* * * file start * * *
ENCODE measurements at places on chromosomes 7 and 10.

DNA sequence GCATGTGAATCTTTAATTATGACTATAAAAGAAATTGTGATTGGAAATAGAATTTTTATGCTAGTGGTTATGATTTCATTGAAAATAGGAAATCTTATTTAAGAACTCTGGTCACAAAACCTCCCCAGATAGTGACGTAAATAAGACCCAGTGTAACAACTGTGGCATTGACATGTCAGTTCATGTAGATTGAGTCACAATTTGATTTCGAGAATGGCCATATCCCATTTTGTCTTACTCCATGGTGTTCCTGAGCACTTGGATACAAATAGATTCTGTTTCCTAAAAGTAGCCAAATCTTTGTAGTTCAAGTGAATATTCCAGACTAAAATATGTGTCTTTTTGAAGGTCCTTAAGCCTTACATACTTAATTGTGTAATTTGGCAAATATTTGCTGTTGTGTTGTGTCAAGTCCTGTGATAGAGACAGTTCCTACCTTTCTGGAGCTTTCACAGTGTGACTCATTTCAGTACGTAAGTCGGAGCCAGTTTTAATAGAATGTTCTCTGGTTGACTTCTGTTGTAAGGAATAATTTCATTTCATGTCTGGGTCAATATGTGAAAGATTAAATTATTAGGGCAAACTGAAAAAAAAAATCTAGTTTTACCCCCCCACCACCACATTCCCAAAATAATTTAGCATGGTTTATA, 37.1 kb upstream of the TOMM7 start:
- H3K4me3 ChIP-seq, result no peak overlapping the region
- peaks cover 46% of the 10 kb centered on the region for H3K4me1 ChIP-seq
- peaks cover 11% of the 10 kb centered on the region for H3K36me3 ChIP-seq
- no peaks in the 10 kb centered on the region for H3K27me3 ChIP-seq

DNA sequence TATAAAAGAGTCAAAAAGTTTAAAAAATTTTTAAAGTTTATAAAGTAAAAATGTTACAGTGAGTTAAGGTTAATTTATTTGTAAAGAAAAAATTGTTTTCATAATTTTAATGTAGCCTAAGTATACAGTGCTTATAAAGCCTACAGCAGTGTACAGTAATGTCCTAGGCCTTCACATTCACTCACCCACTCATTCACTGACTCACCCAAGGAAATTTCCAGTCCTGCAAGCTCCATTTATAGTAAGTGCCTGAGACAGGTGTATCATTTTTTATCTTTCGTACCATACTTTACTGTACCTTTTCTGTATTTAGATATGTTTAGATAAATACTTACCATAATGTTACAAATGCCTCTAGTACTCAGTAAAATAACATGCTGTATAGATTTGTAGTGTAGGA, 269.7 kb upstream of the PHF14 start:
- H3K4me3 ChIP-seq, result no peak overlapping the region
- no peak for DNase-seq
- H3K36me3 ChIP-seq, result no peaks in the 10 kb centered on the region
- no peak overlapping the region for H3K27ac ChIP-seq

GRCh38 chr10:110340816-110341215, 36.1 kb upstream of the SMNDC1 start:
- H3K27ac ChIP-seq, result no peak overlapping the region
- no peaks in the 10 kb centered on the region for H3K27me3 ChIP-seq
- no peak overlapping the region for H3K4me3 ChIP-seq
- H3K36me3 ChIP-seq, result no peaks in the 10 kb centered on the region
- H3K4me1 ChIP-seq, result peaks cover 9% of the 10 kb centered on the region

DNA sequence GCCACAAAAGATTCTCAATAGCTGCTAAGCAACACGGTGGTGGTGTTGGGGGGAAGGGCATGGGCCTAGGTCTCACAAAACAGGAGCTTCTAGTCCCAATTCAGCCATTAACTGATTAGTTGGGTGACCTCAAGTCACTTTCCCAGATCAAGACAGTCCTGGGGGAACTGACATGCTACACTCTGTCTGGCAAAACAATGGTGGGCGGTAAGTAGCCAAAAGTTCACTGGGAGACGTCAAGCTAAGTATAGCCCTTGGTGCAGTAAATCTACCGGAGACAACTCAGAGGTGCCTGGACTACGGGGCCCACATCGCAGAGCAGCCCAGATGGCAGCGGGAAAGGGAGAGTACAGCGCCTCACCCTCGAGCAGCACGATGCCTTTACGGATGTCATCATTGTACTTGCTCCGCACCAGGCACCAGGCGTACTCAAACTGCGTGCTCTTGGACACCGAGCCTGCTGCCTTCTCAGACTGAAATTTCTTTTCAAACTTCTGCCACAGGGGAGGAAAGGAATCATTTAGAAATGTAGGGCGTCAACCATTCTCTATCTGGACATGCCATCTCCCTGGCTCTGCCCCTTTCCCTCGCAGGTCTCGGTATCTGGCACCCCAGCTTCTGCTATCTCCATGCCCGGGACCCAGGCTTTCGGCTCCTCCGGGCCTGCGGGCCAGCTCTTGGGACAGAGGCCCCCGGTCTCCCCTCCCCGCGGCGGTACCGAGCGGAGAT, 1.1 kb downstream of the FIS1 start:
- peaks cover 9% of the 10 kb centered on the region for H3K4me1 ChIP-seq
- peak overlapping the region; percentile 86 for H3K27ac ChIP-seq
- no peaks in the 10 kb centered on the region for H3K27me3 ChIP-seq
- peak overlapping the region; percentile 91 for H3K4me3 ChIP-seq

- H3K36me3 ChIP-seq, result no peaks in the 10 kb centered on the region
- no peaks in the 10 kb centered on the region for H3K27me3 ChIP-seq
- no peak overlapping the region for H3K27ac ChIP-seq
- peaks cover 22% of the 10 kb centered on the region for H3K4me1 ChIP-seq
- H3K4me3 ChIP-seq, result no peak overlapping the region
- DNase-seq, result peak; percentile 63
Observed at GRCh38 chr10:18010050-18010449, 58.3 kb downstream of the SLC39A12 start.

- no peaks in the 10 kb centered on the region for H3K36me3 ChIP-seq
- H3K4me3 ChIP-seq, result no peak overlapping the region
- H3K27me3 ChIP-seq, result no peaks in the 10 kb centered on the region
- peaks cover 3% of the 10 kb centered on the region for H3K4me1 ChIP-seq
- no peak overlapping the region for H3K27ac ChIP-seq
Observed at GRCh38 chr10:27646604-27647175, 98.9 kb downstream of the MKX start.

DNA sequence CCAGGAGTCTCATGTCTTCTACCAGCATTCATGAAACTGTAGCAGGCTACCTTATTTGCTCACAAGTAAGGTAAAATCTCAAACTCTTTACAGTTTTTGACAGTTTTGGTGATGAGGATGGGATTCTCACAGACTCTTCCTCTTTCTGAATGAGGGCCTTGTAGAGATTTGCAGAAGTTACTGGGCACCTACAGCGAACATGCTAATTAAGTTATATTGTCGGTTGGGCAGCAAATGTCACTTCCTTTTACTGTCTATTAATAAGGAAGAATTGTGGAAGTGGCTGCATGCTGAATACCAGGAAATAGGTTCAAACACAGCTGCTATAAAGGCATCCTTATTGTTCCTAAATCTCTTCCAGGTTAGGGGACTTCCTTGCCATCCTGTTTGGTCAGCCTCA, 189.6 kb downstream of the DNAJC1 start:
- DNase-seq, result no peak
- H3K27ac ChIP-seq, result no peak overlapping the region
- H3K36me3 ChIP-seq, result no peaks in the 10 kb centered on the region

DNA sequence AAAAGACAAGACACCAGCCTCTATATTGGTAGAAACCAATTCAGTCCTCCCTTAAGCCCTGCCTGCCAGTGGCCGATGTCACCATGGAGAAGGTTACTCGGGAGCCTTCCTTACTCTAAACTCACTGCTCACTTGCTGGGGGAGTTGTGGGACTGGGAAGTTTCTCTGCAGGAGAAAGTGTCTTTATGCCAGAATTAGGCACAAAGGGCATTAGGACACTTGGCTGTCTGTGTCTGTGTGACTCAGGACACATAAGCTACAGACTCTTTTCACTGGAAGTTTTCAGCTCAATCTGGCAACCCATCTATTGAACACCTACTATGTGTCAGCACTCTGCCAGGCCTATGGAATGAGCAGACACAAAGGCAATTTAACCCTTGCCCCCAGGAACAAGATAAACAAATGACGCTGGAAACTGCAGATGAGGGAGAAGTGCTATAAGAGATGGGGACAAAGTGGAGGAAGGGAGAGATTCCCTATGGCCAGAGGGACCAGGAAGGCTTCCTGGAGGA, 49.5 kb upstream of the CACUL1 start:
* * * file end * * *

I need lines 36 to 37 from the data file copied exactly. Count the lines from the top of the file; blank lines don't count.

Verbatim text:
DNA sequence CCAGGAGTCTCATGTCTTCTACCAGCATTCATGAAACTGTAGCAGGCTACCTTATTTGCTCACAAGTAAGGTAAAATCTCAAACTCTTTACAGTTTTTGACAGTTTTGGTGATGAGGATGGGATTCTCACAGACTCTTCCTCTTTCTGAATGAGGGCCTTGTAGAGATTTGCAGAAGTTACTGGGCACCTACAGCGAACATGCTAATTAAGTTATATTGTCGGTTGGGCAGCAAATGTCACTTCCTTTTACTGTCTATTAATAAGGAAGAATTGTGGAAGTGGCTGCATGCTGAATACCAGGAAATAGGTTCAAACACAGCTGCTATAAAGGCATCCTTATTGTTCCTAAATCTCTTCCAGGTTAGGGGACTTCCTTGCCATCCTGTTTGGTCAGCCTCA, 189.6 kb downstream of the DNAJC1 start:
- DNase-seq, result no peak